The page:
Season Review 2018: Glamorgan

Season Review 2018: Glamorgan

Picture courtesy of Youtube, with thanks

For supporters of Glamorgan, seeking good news this season was just about as forlorn an exercise as dropping a rose petal off the Severn Bridge and waiting for the splash.

The Welsh county were bottom in Division Two of the Specsavers County Championship. They were so bad that they actually finished 34 points behind the ninth county. They were also bottom of the South Group in the Royal London One Day Cup. Sixth place out of nine in the Vitality Blast looks like a triumph, but only in the same way that Snow White seemed tall.

Overall, Glamorgan lost 23 out of 36 matches.

In the Championship, the first and last matches of the campaign were won. Unfortunately, between that first success on 23 April against Gloucestershire, and the win over Leicestershire 156 days elapsed without a four-day win.

Whilst the Club’s avowed policy was to invest in local talent, the reality was that, with the bat, four of the six Championship hundreds came from Australians Usman Khawaja (three in just four games) and Shaun Marsh. Of those who played regularly, only David Lloyd came close to averaging 30.

The failings with the bat meant that the bowlers often were faced with an impossible task. Timm van der Gugten, the Australian born Dutch international, and fellow Aussie, veteran Michael Hogan strove manfully, taking 88 wickets between them. None of the local players made much of an impact. Andrew Salter took 18 wickets in ten games but they cost over 40 apiece.

As for the Royal London competition, Glamorgan scarcely turned up, losing seven of their eight games.

Run-scoring was not the main problem. Colin Ingram was outstanding, with over 400 runs at an average of 57; and six times out of eight, the team topped 250. But it was like trying to fill a bucket full of holes. However many runs went in, the bowlers leaked more. Apart from Graham Wagg, whose nine wickets cost just under 39 each, the rest of the bowlers averaged in excess of 50.

In the Vitality Blast, Glamorgan actually won half their games. At one point, they were victorious in five consecutive matches and looked a sure-fire bet for the quarterfinals. But they lost their last three games and, in the end, were well short of qualifying.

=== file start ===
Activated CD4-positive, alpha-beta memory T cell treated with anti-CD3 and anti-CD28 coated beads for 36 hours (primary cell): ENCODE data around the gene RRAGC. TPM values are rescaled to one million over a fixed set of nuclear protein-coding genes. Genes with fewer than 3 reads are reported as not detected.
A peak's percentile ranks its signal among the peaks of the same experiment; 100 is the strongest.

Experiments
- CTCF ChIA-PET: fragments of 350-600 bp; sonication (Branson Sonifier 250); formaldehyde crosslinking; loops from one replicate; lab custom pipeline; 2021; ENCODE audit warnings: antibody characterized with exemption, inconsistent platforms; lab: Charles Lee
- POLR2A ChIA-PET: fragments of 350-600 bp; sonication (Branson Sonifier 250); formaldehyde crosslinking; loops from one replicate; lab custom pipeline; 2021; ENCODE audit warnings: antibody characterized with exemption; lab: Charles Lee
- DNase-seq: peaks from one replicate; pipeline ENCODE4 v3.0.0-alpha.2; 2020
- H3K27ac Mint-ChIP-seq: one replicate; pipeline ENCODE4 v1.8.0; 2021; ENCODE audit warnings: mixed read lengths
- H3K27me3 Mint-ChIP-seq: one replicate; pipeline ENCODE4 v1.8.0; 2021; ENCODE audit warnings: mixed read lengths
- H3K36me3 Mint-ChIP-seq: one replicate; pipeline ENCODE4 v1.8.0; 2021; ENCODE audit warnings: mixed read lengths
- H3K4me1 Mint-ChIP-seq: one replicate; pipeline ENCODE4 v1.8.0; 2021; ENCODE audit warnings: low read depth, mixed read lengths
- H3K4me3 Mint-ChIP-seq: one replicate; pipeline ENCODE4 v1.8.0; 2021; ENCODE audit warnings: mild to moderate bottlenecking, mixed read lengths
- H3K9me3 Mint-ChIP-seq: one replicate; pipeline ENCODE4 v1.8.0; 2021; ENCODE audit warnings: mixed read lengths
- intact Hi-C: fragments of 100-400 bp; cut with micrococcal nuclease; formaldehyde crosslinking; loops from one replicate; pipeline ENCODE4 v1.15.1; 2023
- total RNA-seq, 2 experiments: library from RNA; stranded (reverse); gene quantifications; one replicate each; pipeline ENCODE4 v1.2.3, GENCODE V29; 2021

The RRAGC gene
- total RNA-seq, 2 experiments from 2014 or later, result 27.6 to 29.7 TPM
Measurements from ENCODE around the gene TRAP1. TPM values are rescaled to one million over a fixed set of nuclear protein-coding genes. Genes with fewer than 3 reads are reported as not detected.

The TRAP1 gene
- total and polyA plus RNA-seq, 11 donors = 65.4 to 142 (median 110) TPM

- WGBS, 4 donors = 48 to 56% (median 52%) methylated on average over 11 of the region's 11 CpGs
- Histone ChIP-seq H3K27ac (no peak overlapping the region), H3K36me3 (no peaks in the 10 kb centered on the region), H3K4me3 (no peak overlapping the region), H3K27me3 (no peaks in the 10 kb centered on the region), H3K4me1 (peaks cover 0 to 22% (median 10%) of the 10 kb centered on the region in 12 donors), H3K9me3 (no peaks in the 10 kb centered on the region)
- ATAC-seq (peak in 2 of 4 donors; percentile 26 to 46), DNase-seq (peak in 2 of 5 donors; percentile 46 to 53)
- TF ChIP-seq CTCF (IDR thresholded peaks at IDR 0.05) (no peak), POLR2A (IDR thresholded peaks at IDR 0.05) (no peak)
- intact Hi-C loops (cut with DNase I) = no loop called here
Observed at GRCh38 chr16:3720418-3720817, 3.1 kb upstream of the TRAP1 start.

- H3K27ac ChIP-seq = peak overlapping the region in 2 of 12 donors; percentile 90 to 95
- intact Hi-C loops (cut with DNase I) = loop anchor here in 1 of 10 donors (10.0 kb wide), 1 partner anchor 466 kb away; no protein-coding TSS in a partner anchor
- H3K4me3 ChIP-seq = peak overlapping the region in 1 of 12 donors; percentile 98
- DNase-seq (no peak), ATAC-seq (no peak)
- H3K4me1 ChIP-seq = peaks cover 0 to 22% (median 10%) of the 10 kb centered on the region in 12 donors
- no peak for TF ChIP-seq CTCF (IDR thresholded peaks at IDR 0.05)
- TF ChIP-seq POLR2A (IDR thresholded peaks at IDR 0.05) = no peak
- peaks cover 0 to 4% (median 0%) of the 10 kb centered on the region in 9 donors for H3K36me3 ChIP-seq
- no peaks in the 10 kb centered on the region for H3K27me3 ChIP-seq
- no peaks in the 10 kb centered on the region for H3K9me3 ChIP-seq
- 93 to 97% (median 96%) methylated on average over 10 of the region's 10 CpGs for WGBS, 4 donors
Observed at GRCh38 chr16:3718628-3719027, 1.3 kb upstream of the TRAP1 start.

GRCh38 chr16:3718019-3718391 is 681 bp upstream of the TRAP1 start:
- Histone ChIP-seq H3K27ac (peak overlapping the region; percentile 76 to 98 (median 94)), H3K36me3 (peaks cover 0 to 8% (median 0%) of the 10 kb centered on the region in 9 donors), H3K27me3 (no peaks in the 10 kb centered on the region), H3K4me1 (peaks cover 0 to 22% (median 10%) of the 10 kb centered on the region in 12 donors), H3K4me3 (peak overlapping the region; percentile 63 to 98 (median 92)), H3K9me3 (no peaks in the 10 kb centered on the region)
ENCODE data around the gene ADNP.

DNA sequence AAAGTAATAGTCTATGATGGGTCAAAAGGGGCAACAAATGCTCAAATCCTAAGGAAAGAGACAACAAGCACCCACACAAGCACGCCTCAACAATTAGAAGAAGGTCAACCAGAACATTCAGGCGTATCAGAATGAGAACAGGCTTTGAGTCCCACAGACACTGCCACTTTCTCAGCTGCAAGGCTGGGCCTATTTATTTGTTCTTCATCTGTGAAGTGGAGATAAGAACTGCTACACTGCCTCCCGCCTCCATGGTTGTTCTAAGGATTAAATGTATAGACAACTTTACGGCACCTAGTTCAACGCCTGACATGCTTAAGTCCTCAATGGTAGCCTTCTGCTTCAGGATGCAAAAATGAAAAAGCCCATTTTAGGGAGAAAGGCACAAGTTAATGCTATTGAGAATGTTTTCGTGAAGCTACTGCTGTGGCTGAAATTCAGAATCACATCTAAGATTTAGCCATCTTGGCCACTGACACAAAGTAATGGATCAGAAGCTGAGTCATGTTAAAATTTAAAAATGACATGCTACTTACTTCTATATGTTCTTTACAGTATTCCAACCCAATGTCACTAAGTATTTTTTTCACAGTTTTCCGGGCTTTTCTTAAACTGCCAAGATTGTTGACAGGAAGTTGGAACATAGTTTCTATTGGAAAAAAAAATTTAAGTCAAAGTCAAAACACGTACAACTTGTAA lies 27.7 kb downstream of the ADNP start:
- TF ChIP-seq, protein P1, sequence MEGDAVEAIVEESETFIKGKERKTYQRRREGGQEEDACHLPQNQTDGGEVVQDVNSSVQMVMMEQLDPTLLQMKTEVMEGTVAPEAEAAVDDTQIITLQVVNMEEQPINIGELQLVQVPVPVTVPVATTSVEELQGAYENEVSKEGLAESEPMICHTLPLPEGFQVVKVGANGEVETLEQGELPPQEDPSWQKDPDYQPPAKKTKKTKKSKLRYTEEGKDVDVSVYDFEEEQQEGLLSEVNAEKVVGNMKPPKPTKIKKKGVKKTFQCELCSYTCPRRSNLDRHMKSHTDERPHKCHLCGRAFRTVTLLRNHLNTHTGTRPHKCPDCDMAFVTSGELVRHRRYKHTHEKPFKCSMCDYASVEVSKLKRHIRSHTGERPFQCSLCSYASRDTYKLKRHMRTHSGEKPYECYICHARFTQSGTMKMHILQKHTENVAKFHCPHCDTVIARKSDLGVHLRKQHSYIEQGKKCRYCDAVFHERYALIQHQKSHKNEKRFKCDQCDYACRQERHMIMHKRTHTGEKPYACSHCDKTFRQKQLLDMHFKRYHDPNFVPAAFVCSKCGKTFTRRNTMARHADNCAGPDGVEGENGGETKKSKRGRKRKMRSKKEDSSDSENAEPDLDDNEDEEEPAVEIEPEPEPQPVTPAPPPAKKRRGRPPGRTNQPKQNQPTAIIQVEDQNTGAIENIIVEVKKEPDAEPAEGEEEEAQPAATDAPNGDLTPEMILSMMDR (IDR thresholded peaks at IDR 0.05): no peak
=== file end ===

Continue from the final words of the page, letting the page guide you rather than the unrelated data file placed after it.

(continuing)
Ingram again starred with the bat, his 430 runs coming at an average of 53.75 and a strike rate of 164.75. Others contributed usefully. Graham Wagg and Michael Hogan were the top wicket-takers, with 14 and 13 respectively, but their economy rates were around nine runs per over.

Even so, there were some good performances. At the Oval, Glamorgan chased down a Surrey total of 194 to win with an over to spare; and at home in Cardiff, they won a thrilling game against Gloucestershire by just two runs.

Although, in all competitions, the policy of giving chances to young, mainly local players could hardly be hailed as a great success, there were occasional signs of hope. 20-year-old Cardiff-born Kiran Carlson managed 955 runs. Ruaidrhi Smith, Glasgow born but at least with a good Celtic forename, showed occasional promise with both bat and ball.

SSCC:  Bottom in Division Two
T20 Blast: Sixth in South Group
RLODC:  Bottom in South Group

Leading run-scorers:

SSCC: Chris Cooke, 606 runs
T20 Blast: Colin Ingram, 430 runs
RLODC:  Colin Ingram, 402 runs

Leading wicket-takers:

SSCC: Michael Hogan, 43 wickets
T20 Blast: Graham Wagg, 14 wickets
RLODC: Graham Wagg, 9 wickets

Player of the season:

There are not too many contenders for Player of the Season; but with 68 wickets across all three competitions, Timm van der Gugten can just about claim to be a worthy winner, especially since he occasionally scored useful runs in the lower order.

Breakthrough Player: